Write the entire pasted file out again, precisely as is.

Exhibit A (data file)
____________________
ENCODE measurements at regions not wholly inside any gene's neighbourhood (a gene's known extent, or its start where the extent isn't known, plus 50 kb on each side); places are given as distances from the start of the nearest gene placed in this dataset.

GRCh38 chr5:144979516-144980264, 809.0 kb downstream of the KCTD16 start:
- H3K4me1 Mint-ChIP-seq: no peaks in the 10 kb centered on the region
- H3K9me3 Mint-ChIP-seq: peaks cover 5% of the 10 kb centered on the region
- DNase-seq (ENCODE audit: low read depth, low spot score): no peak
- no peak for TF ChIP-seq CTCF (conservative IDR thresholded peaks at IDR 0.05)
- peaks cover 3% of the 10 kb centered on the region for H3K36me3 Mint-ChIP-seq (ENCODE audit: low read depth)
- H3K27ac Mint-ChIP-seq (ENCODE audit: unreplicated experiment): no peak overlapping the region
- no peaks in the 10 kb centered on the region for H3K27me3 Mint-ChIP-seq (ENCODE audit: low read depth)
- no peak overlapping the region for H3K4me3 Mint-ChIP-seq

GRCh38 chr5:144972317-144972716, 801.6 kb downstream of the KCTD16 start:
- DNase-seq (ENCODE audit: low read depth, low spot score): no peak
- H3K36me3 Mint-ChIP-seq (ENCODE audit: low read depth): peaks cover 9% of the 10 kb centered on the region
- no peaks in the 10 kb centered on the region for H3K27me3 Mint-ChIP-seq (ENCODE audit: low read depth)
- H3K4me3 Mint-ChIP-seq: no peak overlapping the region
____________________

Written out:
ENCODE measurements at regions not wholly inside any gene's neighbourhood (a gene's known extent, or its start where the extent isn't known, plus 50 kb on each side); places are given as distances from the start of the nearest gene placed in this dataset.

GRCh38 chr5:144979516-144980264, 809.0 kb downstream of the KCTD16 start:
- H3K4me1 Mint-ChIP-seq: no peaks in the 10 kb centered on the region
- H3K9me3 Mint-ChIP-seq: peaks cover 5% of the 10 kb centered on the region
- DNase-seq (ENCODE audit: low read depth, low spot score): no peak
- no peak for TF ChIP-seq CTCF (conservative IDR thresholded peaks at IDR 0.05)
- peaks cover 3% of the 10 kb centered on the region for H3K36me3 Mint-ChIP-seq (ENCODE audit: low read depth)
- H3K27ac Mint-ChIP-seq (ENCODE audit: unreplicated experiment): no peak overlapping the region
- no peaks in the 10 kb centered on the region for H3K27me3 Mint-ChIP-seq (ENCODE audit: low read depth)
- no peak overlapping the region for H3K4me3 Mint-ChIP-seq

GRCh38 chr5:144972317-144972716, 801.6 kb downstream of the KCTD16 start:
- DNase-seq (ENCODE audit: low read depth, low spot score): no peak
- H3K36me3 Mint-ChIP-seq (ENCODE audit: low read depth): peaks cover 9% of the 10 kb centered on the region
- no peaks in the 10 kb centered on the region for H3K27me3 Mint-ChIP-seq (ENCODE audit: low read depth)
- H3K4me3 Mint-ChIP-seq: no peak overlapping the region